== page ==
What Are Ways To Manage Chronic Dry Eye In The Workplace?
Reviewed by: HU Medical Review Board | Last updated: December 2022
Living with chronic dry eye, also called dry eye syndrome, may sometimes make it hard for you at work. The pain and irritation, the need for breaks, and the constant feeling of something in your eye can make it difficult to hold a job and be productive. If you have to be in front of a computer all day, your dry eye symptoms may get worse at work.1
Managing chronic dry eye in the workplace may be hard, but there are things you can do to help.
Are some jobs better than others?
When it comes to dry eye disease, some jobs may be better than others. According to a 2018 study, the type of job you have may be related to your dry eye symptoms.1
If you spend most of your workday in front of the computer, you are at a greater risk for dry eye than those who perform other jobs. According to the study, jobs that were at greatest risk for dry eye included:1
- Office, legal, and administrative
- Customer service
Jobs that were least likely to be linked to dry eye included:1
Computer use may cause decreased blink rate and increased tear evaporation, leading to dry eye symptoms. There are other factors besides computer use, but doctors are not exactly sure why some jobs may be better than others in reducing the risk for chronic dry eye.1
Ways to manage dry eyes at work
Even though some jobs may be linked to a lower risk of developing dry eye, this does not mean you need to change your career. There are steps you can take to reduce your dry eye symptoms, including:2-4
- Consider using artificial tears. Artificial tears are available over-the-counter (OTC) and come in many different brands. Using artificial tears throughout your workday may help reduce symptoms of dry eye. It may be overwhelming to choose the one you want. These come in solutions (watery liquid), gels, or ointments. Talk to your eye doctor about the one that may work best for you.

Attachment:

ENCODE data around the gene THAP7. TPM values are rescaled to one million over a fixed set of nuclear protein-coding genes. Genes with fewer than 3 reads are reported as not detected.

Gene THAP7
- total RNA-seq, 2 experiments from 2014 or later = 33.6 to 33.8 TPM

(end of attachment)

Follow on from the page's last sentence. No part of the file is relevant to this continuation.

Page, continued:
- Make adjustments to your workspace, if you can. Ideally, your computer screen should be roughly 20 to 28 inches away from your eyes. Other things you may want to think about include lighting, a comfortable chair, and using anti-glare screens.
- Use the 20-20-20 method. If you can, take a 20-second break to look at something 20 feet away every 20 minutes when using your computer.
- Consider glasses that protect against bright light from screens. These blue light-blocking glasses may help protect against eye strain and dry eye symptoms.
Can it lead to missed days at work?
Missed workdays from chronic dry eye is a problem for both the person with dry eye and the overall burden to the economy. Some studies have found that people with mild dry eye symptoms miss more than 8 workdays per year. This number nearly doubles to 14 missed workdays in people with severe dry eyes.5
Do I qualify for disability payments?
If your dry eye symptoms are making it hard for you to maintain or find a job, you may consider applying for Social Security Disability Insurance (SSDI) benefits. Dry eye and the conditions that cause it are not well known. Because of this, you may find it hard to get disability payments approved. If you want more information, you can go online, talk to your doctor, or find a lawyer who specializes in disability.6
Should I talk to my boss?
You may worry about talking to your boss or coworkers about your dry eye symptoms. You might feel like your symptoms are “not bad enough” to say anything. However, talking about your symptoms can help you get the help you need.
You may want to think about asking for some simple changes in your workplace when possible, such as:2,3
- Moving your desk away from an air vent that could dry your eyes
- Asking if you can bring a small humidifier for your desk
- Moving your computer screen to decrease glare and eye strain
You may decide to speak to the human resources department at work. Reasonable accommodations for your symptoms should be considered, no matter what job you may have.
If your dry eye symptoms are severe, talk to your doctor about additional treatments or the changes to your environment that you may need.